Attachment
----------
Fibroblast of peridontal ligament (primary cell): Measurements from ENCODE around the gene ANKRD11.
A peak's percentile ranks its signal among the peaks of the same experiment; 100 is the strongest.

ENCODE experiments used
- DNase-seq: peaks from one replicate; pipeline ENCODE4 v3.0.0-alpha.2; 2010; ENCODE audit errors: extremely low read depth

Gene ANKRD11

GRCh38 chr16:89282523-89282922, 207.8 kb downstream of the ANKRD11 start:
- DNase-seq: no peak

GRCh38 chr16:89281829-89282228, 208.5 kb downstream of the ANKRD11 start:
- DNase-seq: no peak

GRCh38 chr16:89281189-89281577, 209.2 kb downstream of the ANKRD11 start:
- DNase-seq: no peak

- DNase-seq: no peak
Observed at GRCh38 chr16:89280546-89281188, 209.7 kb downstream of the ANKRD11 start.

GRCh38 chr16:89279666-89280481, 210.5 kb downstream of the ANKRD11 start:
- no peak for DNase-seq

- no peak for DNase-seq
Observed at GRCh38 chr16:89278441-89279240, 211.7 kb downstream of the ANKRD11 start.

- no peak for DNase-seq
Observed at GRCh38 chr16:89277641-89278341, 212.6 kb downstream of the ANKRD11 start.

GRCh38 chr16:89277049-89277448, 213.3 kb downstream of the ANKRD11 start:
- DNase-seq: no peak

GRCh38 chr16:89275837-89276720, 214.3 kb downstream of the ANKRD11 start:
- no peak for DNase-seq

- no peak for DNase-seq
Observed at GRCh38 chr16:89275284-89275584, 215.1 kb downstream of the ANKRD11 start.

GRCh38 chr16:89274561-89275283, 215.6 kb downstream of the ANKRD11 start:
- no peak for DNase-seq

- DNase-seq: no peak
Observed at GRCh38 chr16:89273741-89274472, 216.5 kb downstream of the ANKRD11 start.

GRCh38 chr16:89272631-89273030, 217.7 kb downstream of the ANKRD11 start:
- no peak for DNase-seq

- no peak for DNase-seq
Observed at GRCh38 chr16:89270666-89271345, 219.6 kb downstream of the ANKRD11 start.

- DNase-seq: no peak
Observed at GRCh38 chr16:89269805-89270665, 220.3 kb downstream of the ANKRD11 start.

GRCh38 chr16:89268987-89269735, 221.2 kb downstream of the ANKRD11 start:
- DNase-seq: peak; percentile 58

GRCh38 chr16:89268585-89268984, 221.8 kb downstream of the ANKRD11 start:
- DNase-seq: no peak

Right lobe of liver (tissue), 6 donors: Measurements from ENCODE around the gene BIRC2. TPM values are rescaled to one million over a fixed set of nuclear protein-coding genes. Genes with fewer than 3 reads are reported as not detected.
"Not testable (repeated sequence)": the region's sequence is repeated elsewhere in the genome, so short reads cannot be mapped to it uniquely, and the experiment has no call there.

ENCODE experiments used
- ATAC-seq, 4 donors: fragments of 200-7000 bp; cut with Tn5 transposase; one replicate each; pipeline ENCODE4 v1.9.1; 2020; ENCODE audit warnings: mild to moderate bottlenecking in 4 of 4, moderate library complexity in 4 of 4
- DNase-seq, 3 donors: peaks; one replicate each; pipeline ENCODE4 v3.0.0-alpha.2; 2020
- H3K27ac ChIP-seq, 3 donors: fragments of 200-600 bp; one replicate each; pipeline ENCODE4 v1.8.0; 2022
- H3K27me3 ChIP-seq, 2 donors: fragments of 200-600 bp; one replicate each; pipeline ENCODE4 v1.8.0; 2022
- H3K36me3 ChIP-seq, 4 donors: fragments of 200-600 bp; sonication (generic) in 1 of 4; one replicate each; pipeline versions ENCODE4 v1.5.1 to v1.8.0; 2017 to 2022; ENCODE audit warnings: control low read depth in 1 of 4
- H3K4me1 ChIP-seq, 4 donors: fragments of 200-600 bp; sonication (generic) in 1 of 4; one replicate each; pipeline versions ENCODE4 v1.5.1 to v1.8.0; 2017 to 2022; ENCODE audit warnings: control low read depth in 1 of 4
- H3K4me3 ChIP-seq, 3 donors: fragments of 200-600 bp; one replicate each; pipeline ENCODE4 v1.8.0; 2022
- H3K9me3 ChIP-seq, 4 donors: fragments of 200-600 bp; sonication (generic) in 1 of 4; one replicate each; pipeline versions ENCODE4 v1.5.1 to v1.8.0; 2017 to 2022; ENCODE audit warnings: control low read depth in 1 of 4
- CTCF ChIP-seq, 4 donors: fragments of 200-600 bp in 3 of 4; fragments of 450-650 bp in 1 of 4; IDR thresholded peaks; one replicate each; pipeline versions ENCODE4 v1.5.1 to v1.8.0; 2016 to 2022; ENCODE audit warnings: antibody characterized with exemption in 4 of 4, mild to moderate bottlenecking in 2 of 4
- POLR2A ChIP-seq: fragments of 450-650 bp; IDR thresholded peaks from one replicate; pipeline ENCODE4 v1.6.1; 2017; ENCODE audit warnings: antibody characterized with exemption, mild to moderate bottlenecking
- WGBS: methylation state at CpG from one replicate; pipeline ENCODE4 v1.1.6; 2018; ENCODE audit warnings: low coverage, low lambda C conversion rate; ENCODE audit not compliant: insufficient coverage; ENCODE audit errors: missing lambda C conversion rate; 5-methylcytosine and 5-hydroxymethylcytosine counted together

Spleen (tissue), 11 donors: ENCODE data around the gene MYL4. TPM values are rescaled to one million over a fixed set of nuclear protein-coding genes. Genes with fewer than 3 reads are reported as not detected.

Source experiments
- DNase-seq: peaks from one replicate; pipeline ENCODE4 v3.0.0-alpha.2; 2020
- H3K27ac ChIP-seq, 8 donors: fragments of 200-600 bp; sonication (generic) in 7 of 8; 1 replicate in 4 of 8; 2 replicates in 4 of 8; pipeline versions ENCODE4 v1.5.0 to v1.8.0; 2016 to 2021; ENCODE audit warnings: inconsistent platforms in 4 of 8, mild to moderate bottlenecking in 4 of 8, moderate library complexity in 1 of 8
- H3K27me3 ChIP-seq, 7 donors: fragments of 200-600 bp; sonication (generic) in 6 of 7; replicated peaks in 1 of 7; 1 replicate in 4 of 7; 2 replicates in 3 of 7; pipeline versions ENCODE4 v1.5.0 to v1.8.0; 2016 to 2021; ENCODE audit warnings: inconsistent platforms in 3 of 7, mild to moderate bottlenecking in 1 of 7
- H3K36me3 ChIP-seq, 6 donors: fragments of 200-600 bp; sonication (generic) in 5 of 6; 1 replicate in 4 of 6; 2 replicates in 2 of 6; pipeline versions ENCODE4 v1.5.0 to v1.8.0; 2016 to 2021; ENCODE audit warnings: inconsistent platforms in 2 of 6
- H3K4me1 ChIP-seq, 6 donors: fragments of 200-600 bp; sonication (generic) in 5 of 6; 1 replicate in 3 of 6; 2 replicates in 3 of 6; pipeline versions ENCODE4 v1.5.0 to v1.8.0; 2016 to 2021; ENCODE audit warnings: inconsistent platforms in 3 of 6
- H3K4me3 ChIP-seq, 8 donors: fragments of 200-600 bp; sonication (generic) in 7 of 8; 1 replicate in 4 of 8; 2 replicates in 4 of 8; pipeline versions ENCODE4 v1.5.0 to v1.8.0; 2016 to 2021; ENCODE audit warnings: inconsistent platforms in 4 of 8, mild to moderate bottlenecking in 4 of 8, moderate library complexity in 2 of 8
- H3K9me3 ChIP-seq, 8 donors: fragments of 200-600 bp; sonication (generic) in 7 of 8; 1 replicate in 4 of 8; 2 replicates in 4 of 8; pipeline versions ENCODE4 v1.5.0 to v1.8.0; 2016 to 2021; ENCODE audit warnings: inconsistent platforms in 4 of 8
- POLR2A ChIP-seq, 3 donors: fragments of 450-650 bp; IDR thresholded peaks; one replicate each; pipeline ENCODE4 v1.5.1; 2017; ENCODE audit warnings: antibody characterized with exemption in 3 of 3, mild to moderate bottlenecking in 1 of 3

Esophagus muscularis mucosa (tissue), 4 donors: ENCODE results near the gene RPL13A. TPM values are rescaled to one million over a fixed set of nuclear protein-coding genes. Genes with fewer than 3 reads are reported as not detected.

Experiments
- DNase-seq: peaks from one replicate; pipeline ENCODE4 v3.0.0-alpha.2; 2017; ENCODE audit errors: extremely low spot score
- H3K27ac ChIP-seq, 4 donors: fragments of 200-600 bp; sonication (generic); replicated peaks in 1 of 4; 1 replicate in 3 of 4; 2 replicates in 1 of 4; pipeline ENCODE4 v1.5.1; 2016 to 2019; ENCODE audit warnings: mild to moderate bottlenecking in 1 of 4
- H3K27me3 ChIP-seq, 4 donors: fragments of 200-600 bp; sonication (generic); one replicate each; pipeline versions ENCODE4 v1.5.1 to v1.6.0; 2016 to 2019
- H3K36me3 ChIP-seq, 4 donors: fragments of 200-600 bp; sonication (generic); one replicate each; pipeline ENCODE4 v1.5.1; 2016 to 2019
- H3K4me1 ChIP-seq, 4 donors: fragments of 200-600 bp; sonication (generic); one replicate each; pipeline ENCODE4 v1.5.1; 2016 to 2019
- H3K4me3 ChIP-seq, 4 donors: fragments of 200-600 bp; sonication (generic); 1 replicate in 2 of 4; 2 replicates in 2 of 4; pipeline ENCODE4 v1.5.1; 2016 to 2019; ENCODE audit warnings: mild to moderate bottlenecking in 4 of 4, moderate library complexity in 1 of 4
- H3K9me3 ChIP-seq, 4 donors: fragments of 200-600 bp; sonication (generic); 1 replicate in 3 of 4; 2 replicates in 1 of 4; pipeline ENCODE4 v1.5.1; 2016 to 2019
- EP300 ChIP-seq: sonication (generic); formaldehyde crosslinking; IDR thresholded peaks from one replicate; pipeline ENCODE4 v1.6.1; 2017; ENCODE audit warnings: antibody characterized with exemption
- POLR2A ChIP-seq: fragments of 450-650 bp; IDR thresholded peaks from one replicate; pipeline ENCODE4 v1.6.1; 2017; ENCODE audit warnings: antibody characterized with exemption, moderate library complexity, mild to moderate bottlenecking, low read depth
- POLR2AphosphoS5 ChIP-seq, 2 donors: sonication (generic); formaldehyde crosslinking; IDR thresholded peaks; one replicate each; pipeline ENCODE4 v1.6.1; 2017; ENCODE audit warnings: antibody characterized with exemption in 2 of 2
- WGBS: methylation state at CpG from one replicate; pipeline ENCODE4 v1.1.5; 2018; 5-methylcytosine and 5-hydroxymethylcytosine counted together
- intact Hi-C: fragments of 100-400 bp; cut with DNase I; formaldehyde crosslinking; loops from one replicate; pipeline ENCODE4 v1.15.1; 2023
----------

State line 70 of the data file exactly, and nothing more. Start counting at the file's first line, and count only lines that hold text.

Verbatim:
- H3K4me1 ChIP-seq, 4 donors: fragments of 200-600 bp; sonication (generic); one replicate each; pipeline ENCODE4 v1.5.1; 2016 to 2019